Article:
It is so very tempting to accept other people’s praise and absorb it as though their opinion matters, but then what happens when they don’t like what you’re doing, when they don’t approve, when they throw brickbats rather than bouquets? I can’t afford to take other people’s praise too seriously, I can’t afford to let it shape my own opinion of myself.
It is a constant struggle. (Well, maybe not literally constant, as I don’t constantly get praise from people, but I’m sure you get the drift.) It feels really nice when someone offers a compliment, when someone notices me, when out of all the people on this earth somebody notices me and says well done – it’s a nice feeling but I know that there will also be times when people don’t like what I say or how I say it, when people don’t approve of my behaviour or of my creative work or of my choice of hairstyle or whatever, and if I rely on their opinion to shape my own view of myself, then I’ll be going up and down like a see-saw depending on whether they say well done or boo hiss.
One of my favourite books is You Are Special by Max Lucado, about these wooden people called wemmicks, who go around giving each other stickers all the time: a gold star if you’ve done something well, or a grey dot if you’ve failed. The story follows Punchinello, a little wooden person who was always getting grey dots. He meets another wemmick and is surprised to see she doesn’t have any stickers on her at all – neither good nor bad. It wasn’t because people didn’t try to give her stickers, it’s just that, as she explained to him, “the stickers only stick if you let them”.
I’ve already written here about the teacher at high school who gave me a discouraging response when I showed her a story I’d written. That grey dot was absorbed deep into me, and it took many many years before I started to come out of my shell again – and this was thanks to people who offered me gold stickers to compensate.
And I’ve been thinking recently about the novel I started writing and dropped (and now restarted) and about various grey dots/gold stars that went into that equation – there was a friend I’d shown some of it to, who said it was good, but strangely I completely forgot about that until my husband mentioned it in conversation recently; I did remember emailing a chapter to another friend, not because of wanting comments on the quality of writing but because of wanting to check the authenticity of something I was describing there, and for some reason her reply never reached me, which I found really hard at the time – so painful that it took all my courage to bring it up when, months later, I saw her, and she was surprised because she was sure she had emailed me back to say it was really good!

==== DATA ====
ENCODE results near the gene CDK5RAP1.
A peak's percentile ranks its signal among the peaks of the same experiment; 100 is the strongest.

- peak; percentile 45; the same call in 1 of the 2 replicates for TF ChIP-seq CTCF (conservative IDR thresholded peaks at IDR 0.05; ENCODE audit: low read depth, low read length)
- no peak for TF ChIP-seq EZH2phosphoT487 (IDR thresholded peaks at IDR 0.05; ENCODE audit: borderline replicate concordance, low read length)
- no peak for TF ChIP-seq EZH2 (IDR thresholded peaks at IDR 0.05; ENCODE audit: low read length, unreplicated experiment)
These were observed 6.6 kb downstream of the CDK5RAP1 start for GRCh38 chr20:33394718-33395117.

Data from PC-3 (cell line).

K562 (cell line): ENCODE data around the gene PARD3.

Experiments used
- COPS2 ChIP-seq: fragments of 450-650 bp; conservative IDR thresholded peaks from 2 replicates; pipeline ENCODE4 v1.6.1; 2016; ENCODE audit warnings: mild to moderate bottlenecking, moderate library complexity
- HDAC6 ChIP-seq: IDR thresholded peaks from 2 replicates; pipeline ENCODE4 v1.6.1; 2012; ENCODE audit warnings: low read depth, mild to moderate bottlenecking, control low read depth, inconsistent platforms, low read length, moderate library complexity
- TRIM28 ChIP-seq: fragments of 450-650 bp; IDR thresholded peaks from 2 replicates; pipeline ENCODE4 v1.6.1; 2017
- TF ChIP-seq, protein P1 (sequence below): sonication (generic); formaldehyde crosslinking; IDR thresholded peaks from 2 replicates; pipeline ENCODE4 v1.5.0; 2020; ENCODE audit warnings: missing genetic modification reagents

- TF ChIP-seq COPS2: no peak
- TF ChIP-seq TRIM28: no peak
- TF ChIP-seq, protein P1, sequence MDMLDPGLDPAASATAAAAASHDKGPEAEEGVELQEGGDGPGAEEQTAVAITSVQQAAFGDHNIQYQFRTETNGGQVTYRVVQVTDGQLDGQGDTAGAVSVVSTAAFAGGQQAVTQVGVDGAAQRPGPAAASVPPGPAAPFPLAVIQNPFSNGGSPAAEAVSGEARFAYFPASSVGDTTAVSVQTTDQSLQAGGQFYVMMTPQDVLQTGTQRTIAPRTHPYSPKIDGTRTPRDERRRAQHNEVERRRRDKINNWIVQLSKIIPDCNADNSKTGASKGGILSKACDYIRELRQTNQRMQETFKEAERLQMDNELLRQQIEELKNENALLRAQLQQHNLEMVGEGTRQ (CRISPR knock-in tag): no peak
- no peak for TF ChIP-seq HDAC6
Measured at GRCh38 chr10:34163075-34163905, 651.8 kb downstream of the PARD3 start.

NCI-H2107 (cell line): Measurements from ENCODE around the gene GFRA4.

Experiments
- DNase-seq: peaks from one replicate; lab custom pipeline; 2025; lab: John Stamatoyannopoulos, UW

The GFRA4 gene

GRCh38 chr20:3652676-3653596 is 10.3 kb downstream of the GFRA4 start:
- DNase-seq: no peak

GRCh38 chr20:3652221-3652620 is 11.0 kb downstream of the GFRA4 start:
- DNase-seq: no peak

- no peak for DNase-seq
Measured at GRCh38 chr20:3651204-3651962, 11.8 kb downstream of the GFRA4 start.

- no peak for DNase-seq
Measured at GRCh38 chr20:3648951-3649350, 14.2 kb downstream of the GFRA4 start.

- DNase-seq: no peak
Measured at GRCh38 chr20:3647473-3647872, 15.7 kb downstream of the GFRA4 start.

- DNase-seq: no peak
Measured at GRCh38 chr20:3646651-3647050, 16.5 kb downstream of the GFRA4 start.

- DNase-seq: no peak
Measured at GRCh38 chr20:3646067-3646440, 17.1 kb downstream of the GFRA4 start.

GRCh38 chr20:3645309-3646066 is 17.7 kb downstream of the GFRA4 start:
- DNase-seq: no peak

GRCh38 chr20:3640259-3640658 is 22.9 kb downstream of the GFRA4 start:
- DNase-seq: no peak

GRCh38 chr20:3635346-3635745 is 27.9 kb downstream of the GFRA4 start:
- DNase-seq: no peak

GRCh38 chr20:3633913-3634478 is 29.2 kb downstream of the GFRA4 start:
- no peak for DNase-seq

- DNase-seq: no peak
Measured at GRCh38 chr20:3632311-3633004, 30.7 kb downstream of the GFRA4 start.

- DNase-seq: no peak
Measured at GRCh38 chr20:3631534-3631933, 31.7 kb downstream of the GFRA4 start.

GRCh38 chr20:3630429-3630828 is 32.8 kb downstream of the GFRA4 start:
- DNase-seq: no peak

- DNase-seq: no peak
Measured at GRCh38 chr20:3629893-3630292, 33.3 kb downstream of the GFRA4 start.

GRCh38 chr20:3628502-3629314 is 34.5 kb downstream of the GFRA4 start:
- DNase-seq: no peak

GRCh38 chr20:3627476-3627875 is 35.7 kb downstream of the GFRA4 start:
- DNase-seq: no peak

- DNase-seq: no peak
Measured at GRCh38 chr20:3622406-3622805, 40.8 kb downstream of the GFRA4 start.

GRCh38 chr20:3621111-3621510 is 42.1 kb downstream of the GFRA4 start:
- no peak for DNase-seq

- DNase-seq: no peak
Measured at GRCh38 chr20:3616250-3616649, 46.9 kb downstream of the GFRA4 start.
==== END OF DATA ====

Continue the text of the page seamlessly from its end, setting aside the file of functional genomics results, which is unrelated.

A grey dot that I really think I should have ignored was from the writing group I was in at the time. It was basically a group of writers meeting once a fortnight in someone’s home, taking turns to read out some of what we were working on and providing feedback to one another. I found it helpful to read out bits of the novel there, it helped me to keep going. And, yes, I enjoyed the praise when it came… and I think it’s not bad to enjoy it, it’s just a question of how much weight you give it. Because if you let those stickers stick too strongly, the grey dots will stick strongly too.
There was something a bit experimental I was doing in the novel, and when I read out that bit I got some very grey dots from the others. Oh no, that’s just not the way it’s done…
Tough. I’ve got the novel out of the cobwebs now and I’m going to write it the way that comes naturally to me, because, well, that’s the only way I can write.
That’s part of the difficulty with accepting people’s comments – when they praise you, it feels nice, but when they disapprove of you, well, the you that they’re disapproving of, it’s all you’ve got. I once read a book called Why Am I Afraid to Tell You Who I Am? by John Powell, in which he quotes from an actual conversation he had with someone when he was writing the book, and this person said to him: “I am afraid to tell you who I am, because, if I tell you who I am, you may not like who I am, and it’s all that I have.”
As part of my growing, I’ve learned to be more open with people about who I am – but the only way I can do that is if I don’t allow their opinion of me to become too important to me. If I need people’s approval in order to feel I have value, then I will be more loathe to risk showing them the bits of me that they might not like. But deciding not to let the stickers stay on – there lies freedom to be myself and to show my real self to others. Like what you see? That’s great, but please don’t expect me to gush about it too much, because, you see, I can’t let this become my source of self worth, because then I’ll feel worthless when you discover the bits of me that you don’t like. Because those bits are also part of me. And this me that you see – it’s all that I have.